Greg Graffin is not only is the lead singer of Los Angeles punk band Bad Religion, but he’s also a scholar. He spent 15 years between tours, writing new music, and recording in the studio earning degrees at the undergraduate, masters, and PhD levels. That is some dedication right there. He earned his PhD in Zoology at Cornell University. He has since returned there to lecture and has lectured at UCLA, as well. Some of you may be surprised that a punk singer would write a book of a more scientific nature, but Graffin already co-wrote Anarchy Wars with Steve Olson prior to this. He has clearly put in the time and received degrees at various levels. In Population Wars: A New Perspective on Competition and Coexistence, you gather a huge sense of passion coming from Graffin’s writing. It’s clear he finds this topic important and he set out to have his voice heard on the matter.
Let’s move on to the actual contents of the book now. I will keep it as “spoiler-free” as possible in order to encourage reading the book in full. In the introduction, Graffin describes how he gravitated from Bad Religion to his interest in fields of science:
I achieved early success as a songwriter, singer, and front man of Bad Religion. But somehow I never believed that it would last. So I remained committed to an intellectual pursuit of blending music with more “mainstream” academic work at universities. I immediately gravitated toward biology because of it’s focus on populations. All the fundamentals about natural selection and evolution–the foundations of all biology–require some sort of modeling about ideal populations and their interactions. This appealed to my identity as part of subpopulation of outsiders–punk rockers in LA–and offered a promising way to make intellectual sense of that experience.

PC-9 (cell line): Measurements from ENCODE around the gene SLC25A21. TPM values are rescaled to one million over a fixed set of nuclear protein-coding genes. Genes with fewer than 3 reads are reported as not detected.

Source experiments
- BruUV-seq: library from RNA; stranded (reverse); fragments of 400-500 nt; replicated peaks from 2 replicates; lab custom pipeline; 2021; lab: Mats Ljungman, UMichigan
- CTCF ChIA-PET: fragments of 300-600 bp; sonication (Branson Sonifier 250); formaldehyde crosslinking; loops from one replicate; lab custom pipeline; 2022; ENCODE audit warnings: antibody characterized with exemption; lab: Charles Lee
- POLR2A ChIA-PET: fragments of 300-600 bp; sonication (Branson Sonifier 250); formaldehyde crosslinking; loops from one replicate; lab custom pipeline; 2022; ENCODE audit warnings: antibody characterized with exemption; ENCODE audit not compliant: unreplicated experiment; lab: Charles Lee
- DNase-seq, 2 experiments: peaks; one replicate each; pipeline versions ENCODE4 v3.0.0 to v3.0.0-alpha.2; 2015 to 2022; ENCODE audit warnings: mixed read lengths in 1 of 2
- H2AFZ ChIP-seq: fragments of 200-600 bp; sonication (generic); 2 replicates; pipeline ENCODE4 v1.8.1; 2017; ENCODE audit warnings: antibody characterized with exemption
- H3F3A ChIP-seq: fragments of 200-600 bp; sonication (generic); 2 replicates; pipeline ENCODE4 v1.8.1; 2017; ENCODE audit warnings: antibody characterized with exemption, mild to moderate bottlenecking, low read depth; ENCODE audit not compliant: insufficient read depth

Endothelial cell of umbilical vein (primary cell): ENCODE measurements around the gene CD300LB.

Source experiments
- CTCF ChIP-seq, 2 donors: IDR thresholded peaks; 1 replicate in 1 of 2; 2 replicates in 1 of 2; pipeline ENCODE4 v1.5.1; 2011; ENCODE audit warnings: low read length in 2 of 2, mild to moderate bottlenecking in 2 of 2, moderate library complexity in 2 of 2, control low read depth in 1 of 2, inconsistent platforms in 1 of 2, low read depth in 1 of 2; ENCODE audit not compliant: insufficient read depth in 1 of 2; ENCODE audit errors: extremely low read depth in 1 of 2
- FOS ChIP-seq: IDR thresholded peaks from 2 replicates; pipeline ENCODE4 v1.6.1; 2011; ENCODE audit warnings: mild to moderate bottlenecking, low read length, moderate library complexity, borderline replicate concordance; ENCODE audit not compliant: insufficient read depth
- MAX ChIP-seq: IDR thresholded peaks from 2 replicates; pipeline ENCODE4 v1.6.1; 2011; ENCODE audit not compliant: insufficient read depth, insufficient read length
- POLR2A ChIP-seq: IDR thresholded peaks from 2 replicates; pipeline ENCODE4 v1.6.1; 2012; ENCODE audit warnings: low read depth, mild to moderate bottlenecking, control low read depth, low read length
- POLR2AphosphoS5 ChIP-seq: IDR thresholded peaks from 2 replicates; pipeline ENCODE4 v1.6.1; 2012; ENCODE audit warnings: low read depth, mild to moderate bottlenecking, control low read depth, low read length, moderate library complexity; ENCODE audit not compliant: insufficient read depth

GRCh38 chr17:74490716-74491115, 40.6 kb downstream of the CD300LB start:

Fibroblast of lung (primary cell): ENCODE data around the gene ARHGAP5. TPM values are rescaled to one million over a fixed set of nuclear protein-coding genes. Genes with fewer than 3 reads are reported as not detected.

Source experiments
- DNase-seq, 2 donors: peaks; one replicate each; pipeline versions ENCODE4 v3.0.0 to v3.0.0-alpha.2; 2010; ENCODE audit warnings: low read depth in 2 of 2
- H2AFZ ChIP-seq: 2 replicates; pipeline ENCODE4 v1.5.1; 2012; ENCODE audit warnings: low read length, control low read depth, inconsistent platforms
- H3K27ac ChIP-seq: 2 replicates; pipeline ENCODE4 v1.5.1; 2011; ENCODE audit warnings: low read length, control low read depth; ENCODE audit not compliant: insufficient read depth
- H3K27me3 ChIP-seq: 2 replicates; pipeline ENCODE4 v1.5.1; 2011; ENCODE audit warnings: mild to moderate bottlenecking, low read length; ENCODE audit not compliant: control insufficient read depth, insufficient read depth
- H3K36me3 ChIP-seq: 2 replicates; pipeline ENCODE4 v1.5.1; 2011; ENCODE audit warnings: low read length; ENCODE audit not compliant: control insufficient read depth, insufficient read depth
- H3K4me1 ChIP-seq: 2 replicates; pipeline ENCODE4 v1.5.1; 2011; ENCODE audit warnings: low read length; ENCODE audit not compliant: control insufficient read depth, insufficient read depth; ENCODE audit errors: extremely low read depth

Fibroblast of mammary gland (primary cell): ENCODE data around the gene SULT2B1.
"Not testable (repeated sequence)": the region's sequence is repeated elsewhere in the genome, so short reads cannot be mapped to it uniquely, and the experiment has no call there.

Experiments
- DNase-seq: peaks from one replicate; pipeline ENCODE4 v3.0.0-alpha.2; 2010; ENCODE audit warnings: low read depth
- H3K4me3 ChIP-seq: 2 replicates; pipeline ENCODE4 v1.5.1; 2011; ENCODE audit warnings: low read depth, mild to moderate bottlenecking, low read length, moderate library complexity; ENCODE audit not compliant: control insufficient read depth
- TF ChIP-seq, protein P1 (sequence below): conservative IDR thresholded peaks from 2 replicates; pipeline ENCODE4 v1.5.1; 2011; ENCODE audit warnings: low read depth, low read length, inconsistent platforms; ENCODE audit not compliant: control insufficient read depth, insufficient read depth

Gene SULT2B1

When Graffin puts it this way, it’s easy to understand. He’s not looking to make some huge breakthrough in science, instead he is just looking to make sense of something. And I think we can all agree that most of the time all we want to do is understand why things happen a certain way.
The book covers different populations, such as, human, animal, bacterial and others. Graffin is able to put metaphors, analogies, and similes to good use in order to help the non-scientifically inclined, such as myself, to better understand. For instance, “Viruses have acted like freeloading copilots inside us, hitchhiking and partially directing the ride through evolutionary time.” is a sentence you’ll find in chapter five. He will explain something with scientific terms and then immediately put it into layman’s terms to make it easier to understand. I’m sure many of us wish out biology textbooks in school would have explain things to us the way he does. I’m fairly certain that I learned much more from this book than I did in any science classes I ever took. While at times it may have been a bit of a dense read, it was well worth it.
Graffin will throw in some useful tidbits once in a while, even if they don’t have anything to do with the population wars. A little more than halfway through the book, he discusses rubbing your eyes during allergy season and how it only makes your eyes burn. Something as simple as this was quite refreshing since it’s easily relatable. We may not all be able to relate to Graffin living in a woodsy area of Ithaca and having filters installed for his entire house, but many of us may be able to relate to having allergies, surely. You’ll learn things you weren’t expecting to in this book and Graffin displays his knowledge of the population wars in an eloquent way. If we aren’t careful, and don’t coexist with the other populations on this earth, we could end up doing even more unnecessary harm. To put it into perspective, Graffin notes that 99.99 percent of the species that have lived on earth have gone extinct. He mentions this twice in the book because he has a much deeper understanding than we do of just how important than this. You don’t have to be a Bad Religion fan to read this book, you simply should because Graffin has something to say that’s worth listening to and this was his way of doing that.